Today, I realise that a constant awareness of tolerances and accuracy in any kind of mechanical work is a mindset that has to be developed and nurtured. It needs to become an integral part of one’s work culture. Sadly that is not yet the case in most workplaces in India. An old Russian friend of mine, who loves India very much, once complained to me that Indians are not capable of maintaining the hi-tech combat aircraft purchased at great cost from Russia. I naturally bristled at the suggestion and said our engineers at HAL and IAF workshops were among the best in the world. My friend shook his head sadly and said that was not the case. Highly sophisticated machines, like fighter jets, he explained, required very rigorous maintenance schedules and very accurate work. Unlike commercial jet engines, fighter jet engines undergo such stresses that their maintenance is hugely complex and rigorous, small lapses can often lead to failure. He said the evidence was clear in the accident statistics measured by failures against flying hours in India as compared to Russia and other East European air forces.

Workmanship is also a function of culture and history. This is the reason why successful engineering industries cannot be set up just anywhere and even today in India as in other places in the world, machining industries are usually established in places where there has been an engineering culture such as Coimbatore in the south, Howrah in the east and Ludhiana in the north. This is why Sheffield in England still makes some of the finest steel in the world although steel making technology today is universally available. Similarly, Milan and Turin in Italy has a history of making some of the world’s finest cars including those by Alfa Romeo, Lancia and Fiat. Stuttgart in Germany, another famous automobile industry centre where Karl Benz invented the automobile, continues to be the home of a number of car and automotive parts makers such as Mercedes-Benz, Porsche, Maybach and Bosch. 

We still have a long way to go. The former chief of the Indian Army Staff, General Shankar Roychowdhury once told me of a test he was conducting on the Indian designed and made Arjun battle tank. It was good tank and incorporated some of the best designs, he said, but the workmanship was shoddy. During one of the trials, one of the wheels holding the tracks came loose and flew off. Later it was found that one of the bolts holding it together had sheared off.  The tank driver complained to the General that accidents like this kept happening and remarked that Indians still had not learnt to make tanks. Nothing like this ever happens to Russian or East European made tanks, he said. General Roychowdhury however decided that the Indian army must go for the indigenously made Arjun tanks. “The tanks might not be up to the mark but unless we start making and using them we will never learn and never get better”, he said, recalling similar problems the Israelis once had with their first tanks. Today, the Israelis make first rate tanks and combat aircraft. We still import over 90 per cent of our weapons systems.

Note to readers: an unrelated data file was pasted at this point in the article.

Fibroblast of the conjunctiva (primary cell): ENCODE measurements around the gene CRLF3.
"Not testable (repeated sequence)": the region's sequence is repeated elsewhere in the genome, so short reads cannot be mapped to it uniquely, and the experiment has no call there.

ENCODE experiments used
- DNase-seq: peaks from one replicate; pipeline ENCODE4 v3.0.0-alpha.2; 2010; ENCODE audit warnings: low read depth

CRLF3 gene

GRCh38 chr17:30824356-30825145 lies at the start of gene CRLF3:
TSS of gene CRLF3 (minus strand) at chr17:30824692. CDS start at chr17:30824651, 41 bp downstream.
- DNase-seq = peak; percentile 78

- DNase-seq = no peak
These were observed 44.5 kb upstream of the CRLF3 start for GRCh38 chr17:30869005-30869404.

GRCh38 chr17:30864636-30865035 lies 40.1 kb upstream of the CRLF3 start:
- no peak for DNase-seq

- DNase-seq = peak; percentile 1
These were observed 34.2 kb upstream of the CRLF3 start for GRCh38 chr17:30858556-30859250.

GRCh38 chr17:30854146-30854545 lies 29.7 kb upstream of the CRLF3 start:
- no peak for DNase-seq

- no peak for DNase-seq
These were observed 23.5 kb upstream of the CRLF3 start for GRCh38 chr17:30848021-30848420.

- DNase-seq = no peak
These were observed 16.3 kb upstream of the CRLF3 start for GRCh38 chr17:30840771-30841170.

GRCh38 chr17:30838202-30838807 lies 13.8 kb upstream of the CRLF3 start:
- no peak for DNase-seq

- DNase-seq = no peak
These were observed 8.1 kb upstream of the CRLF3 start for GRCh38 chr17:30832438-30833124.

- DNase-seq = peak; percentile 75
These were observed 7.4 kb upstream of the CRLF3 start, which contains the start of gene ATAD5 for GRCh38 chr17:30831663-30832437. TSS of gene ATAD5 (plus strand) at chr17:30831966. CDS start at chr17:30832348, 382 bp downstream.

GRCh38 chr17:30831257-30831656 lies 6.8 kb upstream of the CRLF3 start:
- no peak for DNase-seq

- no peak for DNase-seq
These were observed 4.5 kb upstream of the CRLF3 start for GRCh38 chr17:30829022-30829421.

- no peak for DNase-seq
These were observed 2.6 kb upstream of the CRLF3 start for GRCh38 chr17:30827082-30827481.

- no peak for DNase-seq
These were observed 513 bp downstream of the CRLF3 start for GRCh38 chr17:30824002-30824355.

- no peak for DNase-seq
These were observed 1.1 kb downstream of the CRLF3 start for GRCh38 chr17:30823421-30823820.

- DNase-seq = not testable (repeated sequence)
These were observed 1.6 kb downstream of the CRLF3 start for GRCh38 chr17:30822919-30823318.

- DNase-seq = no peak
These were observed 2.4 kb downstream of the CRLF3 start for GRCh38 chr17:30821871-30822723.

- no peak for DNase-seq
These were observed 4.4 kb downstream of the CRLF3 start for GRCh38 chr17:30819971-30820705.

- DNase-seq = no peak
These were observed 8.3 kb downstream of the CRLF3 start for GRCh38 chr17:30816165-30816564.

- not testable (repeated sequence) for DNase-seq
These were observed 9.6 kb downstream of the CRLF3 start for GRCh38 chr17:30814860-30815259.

This is why even in woodworking I insist on learning to work correctly, accurately and with the use of established methods. I try to keep tolerances down to the minimum and learn from my mistakes. I will never leave a pin sticking out of place or for that matter a nail in the wrong place; fortunately I was given good advice when I was still young.

Indranil Banerjie
17 May 2013


  1. Agree very much, most of the time. :(
    Somehow, we need to remove it from the blood! Alas, in this crowd of more literate than educated we need to mind upbringing.

  2. A Very good article. After reading this learn a most important thing in designing, ACCURACY and TOLERANCE.

  3. Anonymous23 June, 2013

    This is something which I have been really perturbed about ourselves. Nobody seems to have pride in their work. We work for minimum standard work. Thats all. We do not strive for excellence in whatever we do. Be it a laborer or the chief architect. It is time we woke up as a society and improved ourselves. Because, the day we started taking pride in what we do, accuracy will follow.

    Thanks Indranil, for including this post.

  4. Hi Indranil,
    I really liked this post. No wonder things are bad here. People here only care about getting the job done and getting the money. No one cares how good their finished product is.

    Do you know of any Indian websites which sell Measuring Tools and Instruments?? I am really miffed with buying instruments from sellers who don't know crap about what they are selling and they continue to sell them at obscenely high prices considering their cheap quality...

    Please respond A.S.A.P.

  5. Pratyush: Look up Mitutoyo India website; this famous Japanese company makes the best precision measuring tools in the world. Their products are pretty expensive though. But its a one time investment, in my opinion, and well worth it.

  6. Anonymous06 July, 2013

    with respect to woodworking itself, i have to kind of disagree with you mr. bannerji, i have observed a range of woodworkers in india, from furniture makers, to toy makers and engravers and inlayers in india. they achieve joinery of great precision and with hand tools. if you see some of the inlay work from india, they achieve mindblowing precision in cuts and fits and that too with complex contoured patterns. i for one have never seen a void or a shadow line, where it was not intended.

    with respect to woodworking itself, i think banerji confuses artisans of east with journeymen of the west with their kaam chalau attitude to wood, and are really more interested in bulk production.

    imo, in woodworking, there are 3 levels.